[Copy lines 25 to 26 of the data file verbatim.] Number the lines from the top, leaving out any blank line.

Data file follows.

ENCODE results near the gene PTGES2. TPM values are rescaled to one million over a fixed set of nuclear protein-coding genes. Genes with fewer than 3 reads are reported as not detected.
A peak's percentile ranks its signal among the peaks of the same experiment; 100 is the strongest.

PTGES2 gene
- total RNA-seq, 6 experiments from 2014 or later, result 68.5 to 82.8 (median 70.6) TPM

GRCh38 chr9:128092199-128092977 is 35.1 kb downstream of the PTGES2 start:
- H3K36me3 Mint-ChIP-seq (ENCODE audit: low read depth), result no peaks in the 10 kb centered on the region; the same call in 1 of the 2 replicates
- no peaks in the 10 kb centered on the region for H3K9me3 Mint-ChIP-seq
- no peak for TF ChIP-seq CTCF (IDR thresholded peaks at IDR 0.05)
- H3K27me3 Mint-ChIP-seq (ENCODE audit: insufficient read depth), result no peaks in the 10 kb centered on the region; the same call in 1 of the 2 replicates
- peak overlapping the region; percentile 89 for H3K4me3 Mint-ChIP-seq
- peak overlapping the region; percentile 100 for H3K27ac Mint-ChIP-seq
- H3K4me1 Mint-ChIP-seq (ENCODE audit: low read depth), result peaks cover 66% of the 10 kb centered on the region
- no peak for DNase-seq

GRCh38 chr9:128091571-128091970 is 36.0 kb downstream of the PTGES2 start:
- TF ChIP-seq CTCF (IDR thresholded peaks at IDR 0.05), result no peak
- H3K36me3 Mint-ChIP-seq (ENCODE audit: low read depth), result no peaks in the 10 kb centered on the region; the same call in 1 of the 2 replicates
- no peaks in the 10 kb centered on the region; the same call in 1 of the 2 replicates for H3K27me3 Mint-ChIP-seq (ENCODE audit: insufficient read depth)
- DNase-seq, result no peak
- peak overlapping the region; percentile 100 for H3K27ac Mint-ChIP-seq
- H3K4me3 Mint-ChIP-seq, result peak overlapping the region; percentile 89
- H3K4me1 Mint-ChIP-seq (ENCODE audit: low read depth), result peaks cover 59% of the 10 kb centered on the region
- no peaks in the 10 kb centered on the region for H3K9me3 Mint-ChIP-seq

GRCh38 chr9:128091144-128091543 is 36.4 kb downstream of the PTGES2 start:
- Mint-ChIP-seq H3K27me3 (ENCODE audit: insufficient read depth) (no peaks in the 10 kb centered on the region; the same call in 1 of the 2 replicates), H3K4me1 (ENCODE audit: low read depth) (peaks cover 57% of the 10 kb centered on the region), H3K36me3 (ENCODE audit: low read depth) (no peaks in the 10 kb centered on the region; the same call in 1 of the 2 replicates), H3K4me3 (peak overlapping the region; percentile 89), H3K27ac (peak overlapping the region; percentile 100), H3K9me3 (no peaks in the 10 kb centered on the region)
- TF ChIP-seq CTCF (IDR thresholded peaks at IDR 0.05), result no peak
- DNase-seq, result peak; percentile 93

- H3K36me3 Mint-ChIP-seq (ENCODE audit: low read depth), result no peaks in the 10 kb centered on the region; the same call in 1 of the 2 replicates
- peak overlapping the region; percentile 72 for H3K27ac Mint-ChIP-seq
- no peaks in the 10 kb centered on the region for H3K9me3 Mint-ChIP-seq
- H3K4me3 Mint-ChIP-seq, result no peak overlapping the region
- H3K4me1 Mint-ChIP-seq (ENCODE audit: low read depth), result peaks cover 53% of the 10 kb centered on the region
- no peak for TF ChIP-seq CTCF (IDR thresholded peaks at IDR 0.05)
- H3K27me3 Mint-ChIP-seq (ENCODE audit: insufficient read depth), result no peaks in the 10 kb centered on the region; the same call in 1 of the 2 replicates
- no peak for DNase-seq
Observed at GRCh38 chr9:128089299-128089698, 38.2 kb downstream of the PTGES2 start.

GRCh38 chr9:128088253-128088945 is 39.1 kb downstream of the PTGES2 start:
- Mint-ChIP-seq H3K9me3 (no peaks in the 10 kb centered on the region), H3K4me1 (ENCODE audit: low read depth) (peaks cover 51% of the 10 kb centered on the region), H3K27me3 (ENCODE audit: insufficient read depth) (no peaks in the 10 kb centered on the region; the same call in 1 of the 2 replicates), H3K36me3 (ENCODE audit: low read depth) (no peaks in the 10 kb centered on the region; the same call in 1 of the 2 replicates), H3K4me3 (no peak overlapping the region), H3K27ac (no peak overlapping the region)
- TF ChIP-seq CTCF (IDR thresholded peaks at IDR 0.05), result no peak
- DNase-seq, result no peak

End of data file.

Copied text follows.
- TF ChIP-seq CTCF (IDR thresholded peaks at IDR 0.05), result no peak
- DNase-seq, result peak; percentile 93